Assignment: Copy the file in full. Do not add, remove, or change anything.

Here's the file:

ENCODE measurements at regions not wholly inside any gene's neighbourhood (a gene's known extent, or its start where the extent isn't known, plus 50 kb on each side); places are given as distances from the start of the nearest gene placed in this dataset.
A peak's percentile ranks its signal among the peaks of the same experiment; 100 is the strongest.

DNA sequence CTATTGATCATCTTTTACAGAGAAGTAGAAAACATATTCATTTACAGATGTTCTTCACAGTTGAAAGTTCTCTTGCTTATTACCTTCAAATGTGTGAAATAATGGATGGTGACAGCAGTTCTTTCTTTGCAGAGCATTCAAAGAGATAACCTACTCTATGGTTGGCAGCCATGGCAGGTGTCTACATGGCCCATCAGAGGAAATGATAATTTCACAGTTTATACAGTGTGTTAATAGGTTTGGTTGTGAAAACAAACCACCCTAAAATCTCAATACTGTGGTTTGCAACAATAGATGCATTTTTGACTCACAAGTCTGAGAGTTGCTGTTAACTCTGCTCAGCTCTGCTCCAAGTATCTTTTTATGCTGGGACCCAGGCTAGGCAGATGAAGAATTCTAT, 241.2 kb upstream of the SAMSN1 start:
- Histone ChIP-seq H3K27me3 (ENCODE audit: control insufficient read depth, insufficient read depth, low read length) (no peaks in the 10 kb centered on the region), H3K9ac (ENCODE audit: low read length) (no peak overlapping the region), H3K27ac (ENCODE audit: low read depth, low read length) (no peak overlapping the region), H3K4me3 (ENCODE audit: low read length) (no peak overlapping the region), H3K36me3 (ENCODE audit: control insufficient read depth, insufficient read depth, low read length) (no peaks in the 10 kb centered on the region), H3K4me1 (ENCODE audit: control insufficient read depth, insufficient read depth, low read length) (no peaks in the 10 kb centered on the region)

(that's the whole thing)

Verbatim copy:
ENCODE measurements at regions not wholly inside any gene's neighbourhood (a gene's known extent, or its start where the extent isn't known, plus 50 kb on each side); places are given as distances from the start of the nearest gene placed in this dataset.
A peak's percentile ranks its signal among the peaks of the same experiment; 100 is the strongest.

DNA sequence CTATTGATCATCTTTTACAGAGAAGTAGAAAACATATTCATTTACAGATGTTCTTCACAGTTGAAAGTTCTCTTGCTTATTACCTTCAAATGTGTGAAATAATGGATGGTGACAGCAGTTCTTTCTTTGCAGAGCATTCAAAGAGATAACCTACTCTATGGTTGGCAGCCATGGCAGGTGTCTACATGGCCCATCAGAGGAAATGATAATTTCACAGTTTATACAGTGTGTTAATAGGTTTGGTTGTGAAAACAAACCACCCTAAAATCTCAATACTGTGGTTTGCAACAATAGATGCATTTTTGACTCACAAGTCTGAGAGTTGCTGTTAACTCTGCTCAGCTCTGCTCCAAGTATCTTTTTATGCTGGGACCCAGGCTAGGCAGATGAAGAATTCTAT, 241.2 kb upstream of the SAMSN1 start:
- Histone ChIP-seq H3K27me3 (ENCODE audit: control insufficient read depth, insufficient read depth, low read length) (no peaks in the 10 kb centered on the region), H3K9ac (ENCODE audit: low read length) (no peak overlapping the region), H3K27ac (ENCODE audit: low read depth, low read length) (no peak overlapping the region), H3K4me3 (ENCODE audit: low read length) (no peak overlapping the region), H3K36me3 (ENCODE audit: control insufficient read depth, insufficient read depth, low read length) (no peaks in the 10 kb centered on the region), H3K4me1 (ENCODE audit: control insufficient read depth, insufficient read depth, low read length) (no peaks in the 10 kb centered on the region)